It reaches its toughest off-road settings when it’s switched into its G-Mode, which it automatically pops into as soon as any of the diff locks or low-range have been engaged, assuming there’s dirty work afoot. G-Mode is a map that softens off the throttle response and moves the adjustable damping and steering to more off-road friendly settings and avoids gearshifts.
While there’s a standard steel spring, Benz believes the majority of V8-powered G500s will ride atop the optional adaptive damping system. It’s a system that delivers five driving modes, including Desert, Comfort, Eco, Sport, the customisable Individual and an Off-road mode.
Those abilities should be helped by an electronic architecture that brings the car into line with contemporary norms, delivering Benz’s full array of driver-assistance systems.
Its new electromechanical rack-and-pinion steering system should be a step forward over the ancient recirculating-ball system fitted to the outgoing car and will allow Benz to give it Parking Assist to self-steer into parallel and 90° parks.
It also has three in-built steering feel-and-feedback programmes, much like most premium-car powertrain systems, and will switch on demand between Comfort, Sport and Off-Road parameters.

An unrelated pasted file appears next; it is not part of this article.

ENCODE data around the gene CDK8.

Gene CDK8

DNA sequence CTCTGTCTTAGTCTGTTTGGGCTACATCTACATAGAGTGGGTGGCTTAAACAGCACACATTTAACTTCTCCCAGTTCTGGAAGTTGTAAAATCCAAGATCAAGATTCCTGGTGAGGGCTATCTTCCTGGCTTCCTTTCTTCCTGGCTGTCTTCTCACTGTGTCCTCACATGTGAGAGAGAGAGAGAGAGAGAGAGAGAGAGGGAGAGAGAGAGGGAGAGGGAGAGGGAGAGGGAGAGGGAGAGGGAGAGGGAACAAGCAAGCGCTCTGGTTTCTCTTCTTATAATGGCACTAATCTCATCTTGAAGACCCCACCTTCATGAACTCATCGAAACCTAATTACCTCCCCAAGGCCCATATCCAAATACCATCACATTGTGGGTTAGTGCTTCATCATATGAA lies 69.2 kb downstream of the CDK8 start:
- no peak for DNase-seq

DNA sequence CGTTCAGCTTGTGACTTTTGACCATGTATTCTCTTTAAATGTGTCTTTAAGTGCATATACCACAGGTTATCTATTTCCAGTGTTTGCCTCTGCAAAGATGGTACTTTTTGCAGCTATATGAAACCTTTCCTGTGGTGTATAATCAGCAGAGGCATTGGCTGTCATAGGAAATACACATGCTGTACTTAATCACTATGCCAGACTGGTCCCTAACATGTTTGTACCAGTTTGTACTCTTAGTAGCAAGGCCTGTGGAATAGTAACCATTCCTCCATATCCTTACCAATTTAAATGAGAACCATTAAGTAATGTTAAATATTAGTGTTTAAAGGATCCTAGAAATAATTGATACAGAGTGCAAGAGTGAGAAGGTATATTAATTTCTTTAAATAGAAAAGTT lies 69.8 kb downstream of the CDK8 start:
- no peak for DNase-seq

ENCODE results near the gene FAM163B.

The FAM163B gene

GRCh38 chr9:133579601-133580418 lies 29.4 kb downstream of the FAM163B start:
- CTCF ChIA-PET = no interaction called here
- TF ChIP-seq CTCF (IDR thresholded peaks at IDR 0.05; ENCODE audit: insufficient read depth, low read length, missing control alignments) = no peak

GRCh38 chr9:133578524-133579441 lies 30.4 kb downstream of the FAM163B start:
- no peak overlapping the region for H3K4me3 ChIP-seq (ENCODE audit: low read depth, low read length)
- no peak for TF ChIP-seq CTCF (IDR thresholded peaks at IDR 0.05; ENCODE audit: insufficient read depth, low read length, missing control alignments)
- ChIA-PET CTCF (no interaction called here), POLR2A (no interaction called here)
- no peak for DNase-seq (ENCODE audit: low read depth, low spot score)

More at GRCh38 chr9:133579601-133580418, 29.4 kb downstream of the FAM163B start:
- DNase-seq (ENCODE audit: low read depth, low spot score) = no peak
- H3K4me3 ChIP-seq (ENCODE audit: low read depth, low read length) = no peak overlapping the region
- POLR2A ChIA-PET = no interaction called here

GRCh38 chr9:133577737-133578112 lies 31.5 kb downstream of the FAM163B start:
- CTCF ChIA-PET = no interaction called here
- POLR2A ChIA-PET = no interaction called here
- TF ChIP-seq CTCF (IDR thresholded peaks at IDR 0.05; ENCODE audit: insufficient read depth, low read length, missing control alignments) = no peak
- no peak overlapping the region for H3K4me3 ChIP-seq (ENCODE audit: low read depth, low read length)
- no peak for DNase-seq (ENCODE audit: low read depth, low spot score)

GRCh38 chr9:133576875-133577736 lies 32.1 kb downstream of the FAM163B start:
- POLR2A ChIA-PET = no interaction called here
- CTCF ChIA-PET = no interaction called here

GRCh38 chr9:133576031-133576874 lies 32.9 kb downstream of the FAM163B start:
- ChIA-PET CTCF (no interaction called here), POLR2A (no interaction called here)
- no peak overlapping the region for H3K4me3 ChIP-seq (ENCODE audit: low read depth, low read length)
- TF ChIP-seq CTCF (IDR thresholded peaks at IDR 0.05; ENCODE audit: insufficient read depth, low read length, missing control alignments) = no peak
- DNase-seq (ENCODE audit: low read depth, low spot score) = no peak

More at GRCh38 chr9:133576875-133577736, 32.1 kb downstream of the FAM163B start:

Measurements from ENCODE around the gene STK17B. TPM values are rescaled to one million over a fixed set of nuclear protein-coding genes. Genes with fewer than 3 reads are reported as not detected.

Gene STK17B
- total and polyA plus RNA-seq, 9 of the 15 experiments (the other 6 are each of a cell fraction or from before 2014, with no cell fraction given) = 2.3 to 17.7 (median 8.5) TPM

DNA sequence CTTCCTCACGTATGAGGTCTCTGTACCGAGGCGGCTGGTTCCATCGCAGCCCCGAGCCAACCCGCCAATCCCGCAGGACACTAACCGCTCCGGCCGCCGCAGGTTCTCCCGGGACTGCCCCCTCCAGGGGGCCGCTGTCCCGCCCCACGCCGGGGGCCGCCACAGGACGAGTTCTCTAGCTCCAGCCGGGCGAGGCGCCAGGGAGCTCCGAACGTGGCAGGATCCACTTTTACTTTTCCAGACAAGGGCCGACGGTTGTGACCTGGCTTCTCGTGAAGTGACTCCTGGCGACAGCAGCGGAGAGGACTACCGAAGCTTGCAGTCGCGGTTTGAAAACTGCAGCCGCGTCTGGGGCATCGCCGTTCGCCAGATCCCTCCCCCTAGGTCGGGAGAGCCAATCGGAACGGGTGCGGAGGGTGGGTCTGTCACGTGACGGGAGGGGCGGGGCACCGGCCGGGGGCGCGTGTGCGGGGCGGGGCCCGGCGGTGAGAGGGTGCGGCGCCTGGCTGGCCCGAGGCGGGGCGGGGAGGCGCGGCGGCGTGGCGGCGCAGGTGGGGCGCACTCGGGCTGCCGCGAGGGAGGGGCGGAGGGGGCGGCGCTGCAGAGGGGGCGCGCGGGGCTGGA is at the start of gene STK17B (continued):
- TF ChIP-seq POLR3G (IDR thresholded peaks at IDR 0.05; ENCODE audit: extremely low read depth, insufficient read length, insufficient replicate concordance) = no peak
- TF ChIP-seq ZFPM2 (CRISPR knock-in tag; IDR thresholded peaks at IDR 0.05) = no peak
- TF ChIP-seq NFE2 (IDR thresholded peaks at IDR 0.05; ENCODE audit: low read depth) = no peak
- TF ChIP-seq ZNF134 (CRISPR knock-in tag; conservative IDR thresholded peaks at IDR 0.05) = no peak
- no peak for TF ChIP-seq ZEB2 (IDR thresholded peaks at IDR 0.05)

Another off-road trick will be its use of its 360° surround cameras, which have been tightened and boosted in resolution to turn them into off-road cameras for tricky conditions.
Benz will slot a wide range of powertrains beneath the G-Class’s nose, including V8 and V12 twin-turbo power from AMG, but it will start out with the G500 with a 4.0l biturbo V8 and the 9G-Tronic nine-speed auto transmission. The smallest engine planned for the range is a 2.9l six-cylinder, with Benz admitting it has no plans to fit it with a four-cylinder engine of any kind.
The G500 version of the five-seat, five-door wagon will weigh 2,435kg, which is down on the almost-2,600kg G500 today, though the new car retains the 3,500kg towing capacity.
Even with aluminium replacing many of the steel body panels, it can still carry a 150kg dynamic roof load (for driving) or a 300kg static load (for camping) on its roof.
Inside, it will carry over much of the S-and E-Class interior electronics and equipment, though it has a lot of its own design language now.
It uses the optional twinned 12.3-inch flat-screen infotainment systems from the limousines, though there will be traditional tubular gauges with a 12.3-inch infotainment screen for diehard traditionalists.